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Second, he wants those world-class players to not get in his way and just mold their games to suit his style. 

If there was any question about Barcelona artificially inflating Messi’s on-field performances by unnecessarily instructing players to help him score more goals then we would see Messi performing at a somewhat same level for Argentina as he does for Barcelona. 

Just compare Messi with Ronaldo. 

Ronaldo has scored plenty of goals for Real Madrid and Manchester United. Unlike Messi though, he has performed supremely well for Portugal as well. 

Not to mention that Portugal consistently has to face tougher opponents, at least defensively, than Argentina. Even with that advantage, Messi is unable to match Ronaldo in terms of international performances.

All of this indicates that Messi plays in a system at Barcelona that is specifically designed for him to perform. 

Not every player has that privilege. 

So it is impossible to compare Messi with some of the other world-class talent out there.

Scoring lots of goals does not mean you are the greatest

Numbers are numbers. 

As Rio Ferdinand would tell you, they mean a lot. 

And yes they do. 

No one is denying the fact that Messi is one of the greatest players of all time. 

On that note, it is also true that Messi scores a lot of goals.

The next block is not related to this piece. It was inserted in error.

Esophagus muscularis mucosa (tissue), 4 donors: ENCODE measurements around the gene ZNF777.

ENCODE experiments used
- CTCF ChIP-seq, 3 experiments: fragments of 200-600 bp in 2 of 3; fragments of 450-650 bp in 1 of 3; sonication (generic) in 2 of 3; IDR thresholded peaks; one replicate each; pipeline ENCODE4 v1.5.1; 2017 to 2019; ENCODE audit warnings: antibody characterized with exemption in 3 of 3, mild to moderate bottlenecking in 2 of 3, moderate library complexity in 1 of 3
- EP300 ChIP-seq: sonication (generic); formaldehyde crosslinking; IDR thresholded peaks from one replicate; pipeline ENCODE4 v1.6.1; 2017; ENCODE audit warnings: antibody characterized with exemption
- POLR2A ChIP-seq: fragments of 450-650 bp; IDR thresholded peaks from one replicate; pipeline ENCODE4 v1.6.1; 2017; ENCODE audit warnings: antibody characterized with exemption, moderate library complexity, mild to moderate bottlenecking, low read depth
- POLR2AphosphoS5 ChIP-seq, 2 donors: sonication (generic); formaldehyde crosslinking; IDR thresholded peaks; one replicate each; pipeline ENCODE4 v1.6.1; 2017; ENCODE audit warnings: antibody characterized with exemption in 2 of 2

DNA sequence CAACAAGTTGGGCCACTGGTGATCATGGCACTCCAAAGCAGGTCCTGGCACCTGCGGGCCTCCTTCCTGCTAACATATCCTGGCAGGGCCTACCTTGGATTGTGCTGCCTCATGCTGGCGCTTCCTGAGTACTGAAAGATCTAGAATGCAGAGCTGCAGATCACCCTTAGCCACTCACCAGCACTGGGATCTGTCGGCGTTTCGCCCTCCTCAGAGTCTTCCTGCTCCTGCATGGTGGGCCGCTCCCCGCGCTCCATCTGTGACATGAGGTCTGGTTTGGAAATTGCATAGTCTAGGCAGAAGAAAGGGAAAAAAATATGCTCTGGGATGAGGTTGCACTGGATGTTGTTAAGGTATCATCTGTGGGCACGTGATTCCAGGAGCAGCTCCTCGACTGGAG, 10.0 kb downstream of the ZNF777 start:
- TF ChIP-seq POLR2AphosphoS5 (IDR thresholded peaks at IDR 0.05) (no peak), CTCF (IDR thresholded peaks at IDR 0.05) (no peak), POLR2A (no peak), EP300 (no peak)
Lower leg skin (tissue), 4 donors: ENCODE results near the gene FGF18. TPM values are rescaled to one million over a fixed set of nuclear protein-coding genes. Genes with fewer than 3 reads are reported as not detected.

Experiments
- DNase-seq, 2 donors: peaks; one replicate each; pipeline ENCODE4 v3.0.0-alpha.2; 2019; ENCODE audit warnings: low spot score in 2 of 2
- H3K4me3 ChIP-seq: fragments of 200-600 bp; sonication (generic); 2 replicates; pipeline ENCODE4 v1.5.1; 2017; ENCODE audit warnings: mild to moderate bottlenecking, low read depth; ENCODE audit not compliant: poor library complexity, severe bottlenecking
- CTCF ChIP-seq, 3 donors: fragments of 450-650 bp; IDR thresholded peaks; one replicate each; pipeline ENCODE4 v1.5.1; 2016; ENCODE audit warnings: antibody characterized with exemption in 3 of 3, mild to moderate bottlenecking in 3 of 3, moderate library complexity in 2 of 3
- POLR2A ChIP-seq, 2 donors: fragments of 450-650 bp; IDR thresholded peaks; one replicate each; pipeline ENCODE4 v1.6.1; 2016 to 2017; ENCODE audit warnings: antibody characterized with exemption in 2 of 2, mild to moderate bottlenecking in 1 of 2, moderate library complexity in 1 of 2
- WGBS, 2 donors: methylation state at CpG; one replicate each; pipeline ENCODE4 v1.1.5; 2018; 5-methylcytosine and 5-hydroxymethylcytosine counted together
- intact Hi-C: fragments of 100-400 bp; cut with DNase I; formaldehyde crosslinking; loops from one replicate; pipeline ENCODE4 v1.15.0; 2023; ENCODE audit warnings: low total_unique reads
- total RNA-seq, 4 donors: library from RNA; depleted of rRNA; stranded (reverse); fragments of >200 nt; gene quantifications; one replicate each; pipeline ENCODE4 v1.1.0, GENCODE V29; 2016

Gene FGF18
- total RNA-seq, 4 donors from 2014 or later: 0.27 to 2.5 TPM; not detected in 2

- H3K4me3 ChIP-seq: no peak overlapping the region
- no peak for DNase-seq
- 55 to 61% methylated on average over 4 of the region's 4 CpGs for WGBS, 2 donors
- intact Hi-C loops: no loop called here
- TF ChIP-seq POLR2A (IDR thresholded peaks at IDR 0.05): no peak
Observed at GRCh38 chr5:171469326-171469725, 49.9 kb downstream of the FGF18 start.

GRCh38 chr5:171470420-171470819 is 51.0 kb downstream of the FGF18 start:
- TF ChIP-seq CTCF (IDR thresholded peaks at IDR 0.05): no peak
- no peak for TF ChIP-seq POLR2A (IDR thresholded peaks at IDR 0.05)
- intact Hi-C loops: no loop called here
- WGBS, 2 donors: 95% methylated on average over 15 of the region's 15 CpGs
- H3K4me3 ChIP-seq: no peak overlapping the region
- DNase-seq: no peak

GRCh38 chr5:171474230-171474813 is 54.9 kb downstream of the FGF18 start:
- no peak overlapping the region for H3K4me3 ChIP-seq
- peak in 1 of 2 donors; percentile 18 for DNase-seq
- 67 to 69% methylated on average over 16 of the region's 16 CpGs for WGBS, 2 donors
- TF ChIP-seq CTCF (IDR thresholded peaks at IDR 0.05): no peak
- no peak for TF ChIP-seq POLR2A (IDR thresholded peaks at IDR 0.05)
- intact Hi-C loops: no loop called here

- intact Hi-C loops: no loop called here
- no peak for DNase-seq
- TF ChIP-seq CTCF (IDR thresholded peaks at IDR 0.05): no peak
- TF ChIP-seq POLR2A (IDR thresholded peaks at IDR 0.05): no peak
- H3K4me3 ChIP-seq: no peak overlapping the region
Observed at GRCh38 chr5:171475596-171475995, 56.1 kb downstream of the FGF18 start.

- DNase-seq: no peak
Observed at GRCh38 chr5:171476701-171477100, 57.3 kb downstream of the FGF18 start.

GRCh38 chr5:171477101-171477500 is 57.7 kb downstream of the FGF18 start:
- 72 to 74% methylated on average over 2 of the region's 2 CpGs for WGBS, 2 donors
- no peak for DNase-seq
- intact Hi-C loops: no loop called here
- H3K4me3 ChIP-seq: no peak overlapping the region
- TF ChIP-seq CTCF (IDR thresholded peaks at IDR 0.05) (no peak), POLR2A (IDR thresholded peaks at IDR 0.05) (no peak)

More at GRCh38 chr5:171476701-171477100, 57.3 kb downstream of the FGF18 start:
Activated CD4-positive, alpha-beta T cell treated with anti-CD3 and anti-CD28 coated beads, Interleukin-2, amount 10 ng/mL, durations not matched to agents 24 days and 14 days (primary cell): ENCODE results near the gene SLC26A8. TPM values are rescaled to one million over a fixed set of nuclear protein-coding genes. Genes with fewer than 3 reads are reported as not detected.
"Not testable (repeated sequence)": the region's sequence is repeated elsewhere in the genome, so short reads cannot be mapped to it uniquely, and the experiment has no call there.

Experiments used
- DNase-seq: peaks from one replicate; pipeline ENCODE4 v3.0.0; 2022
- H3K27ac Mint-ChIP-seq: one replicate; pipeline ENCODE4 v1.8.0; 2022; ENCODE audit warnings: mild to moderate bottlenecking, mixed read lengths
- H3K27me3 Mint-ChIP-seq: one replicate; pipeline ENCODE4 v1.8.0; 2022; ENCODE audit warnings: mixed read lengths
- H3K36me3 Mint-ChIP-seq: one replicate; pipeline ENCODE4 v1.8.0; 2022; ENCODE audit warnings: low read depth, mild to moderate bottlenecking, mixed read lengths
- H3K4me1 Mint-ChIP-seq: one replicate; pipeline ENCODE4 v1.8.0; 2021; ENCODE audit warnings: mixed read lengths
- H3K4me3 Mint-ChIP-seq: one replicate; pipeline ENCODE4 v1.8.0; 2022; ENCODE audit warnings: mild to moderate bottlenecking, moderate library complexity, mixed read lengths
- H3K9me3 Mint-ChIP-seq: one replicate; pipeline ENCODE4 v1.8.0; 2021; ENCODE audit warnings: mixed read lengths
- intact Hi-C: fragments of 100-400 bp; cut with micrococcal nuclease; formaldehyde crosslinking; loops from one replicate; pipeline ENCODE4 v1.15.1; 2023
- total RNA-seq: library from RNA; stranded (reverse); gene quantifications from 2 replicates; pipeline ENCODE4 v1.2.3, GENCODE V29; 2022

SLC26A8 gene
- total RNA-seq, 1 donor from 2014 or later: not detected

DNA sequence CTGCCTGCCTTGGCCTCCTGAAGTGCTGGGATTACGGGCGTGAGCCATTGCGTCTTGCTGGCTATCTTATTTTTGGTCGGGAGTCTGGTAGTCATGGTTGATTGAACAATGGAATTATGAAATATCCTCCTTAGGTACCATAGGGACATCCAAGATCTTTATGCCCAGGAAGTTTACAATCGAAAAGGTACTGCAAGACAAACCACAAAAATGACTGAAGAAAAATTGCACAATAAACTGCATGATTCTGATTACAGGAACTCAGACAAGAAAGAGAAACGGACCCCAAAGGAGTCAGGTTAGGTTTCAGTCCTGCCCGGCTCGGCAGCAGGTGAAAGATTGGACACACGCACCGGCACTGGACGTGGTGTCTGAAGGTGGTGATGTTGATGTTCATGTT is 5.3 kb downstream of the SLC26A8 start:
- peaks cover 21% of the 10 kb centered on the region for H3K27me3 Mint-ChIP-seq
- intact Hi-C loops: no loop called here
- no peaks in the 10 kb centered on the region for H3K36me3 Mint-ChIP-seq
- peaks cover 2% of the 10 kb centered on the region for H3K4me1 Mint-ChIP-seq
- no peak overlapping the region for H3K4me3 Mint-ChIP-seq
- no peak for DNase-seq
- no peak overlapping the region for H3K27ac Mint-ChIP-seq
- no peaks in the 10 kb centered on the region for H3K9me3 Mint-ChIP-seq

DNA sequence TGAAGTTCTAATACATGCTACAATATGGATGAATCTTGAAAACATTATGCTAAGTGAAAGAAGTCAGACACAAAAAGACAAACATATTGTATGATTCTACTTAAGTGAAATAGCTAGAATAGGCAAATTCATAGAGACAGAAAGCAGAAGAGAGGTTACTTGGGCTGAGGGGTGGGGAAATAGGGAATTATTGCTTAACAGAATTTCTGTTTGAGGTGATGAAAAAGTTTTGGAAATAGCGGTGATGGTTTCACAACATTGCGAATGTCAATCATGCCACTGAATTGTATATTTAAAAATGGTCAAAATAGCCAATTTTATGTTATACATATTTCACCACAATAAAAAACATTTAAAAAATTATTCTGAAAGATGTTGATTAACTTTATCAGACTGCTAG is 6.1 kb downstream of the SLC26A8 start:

But scoring worthless goals against La Liga teams in meaningless matches does nothing for you. 

If you compare the number of important goals that various legendary players have scored in their careers, you will find that Messi isn’t such a clear GOAT after all. 

Think about it. 

When was the last time you saw Messi score a difficult goal against a quality opponent away from home in an important tournament while playing an important match? 

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Almost never. 

On the other hand, Ronaldo along with Ibrahimovic and Bale have scored a multiple number of such goals in their careers. 

The simple fact is that a high number of goals does not mean you are better than players who have less number of goals (even if we assume that the GOAT player has to be an attacking one). 

Conclusion

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No one player can be called the GOAT.

However, it is not hard to start bringing in ‘proof’ in favor of one player or another to prove that player as a candidate for the GOAT slot.

You can compare Ronaldo and Messi though since both are attacking players. 

Even there, there is the problem of systems and each player’s contribution to the team he plays for. Besides, for most of his United days, Ronaldo played as a winger whereas Messi has only played in one position his whole life. That position is, wherever-he-wants. 

It all depends on which era you are interested in and what type of player you are talking about. 

Unfortunately, most of the time, when we are discussing GOAT players, we only talk about attacking players. 

With that said, there is no question that the World Player of the Year Award should never go to a defender. 

It should always go to the player who brings in the most number of people to the stadium because that’s how this sport is going to survive. 

In the majority of cases, attacking players bring more people to the stadium than defensive players.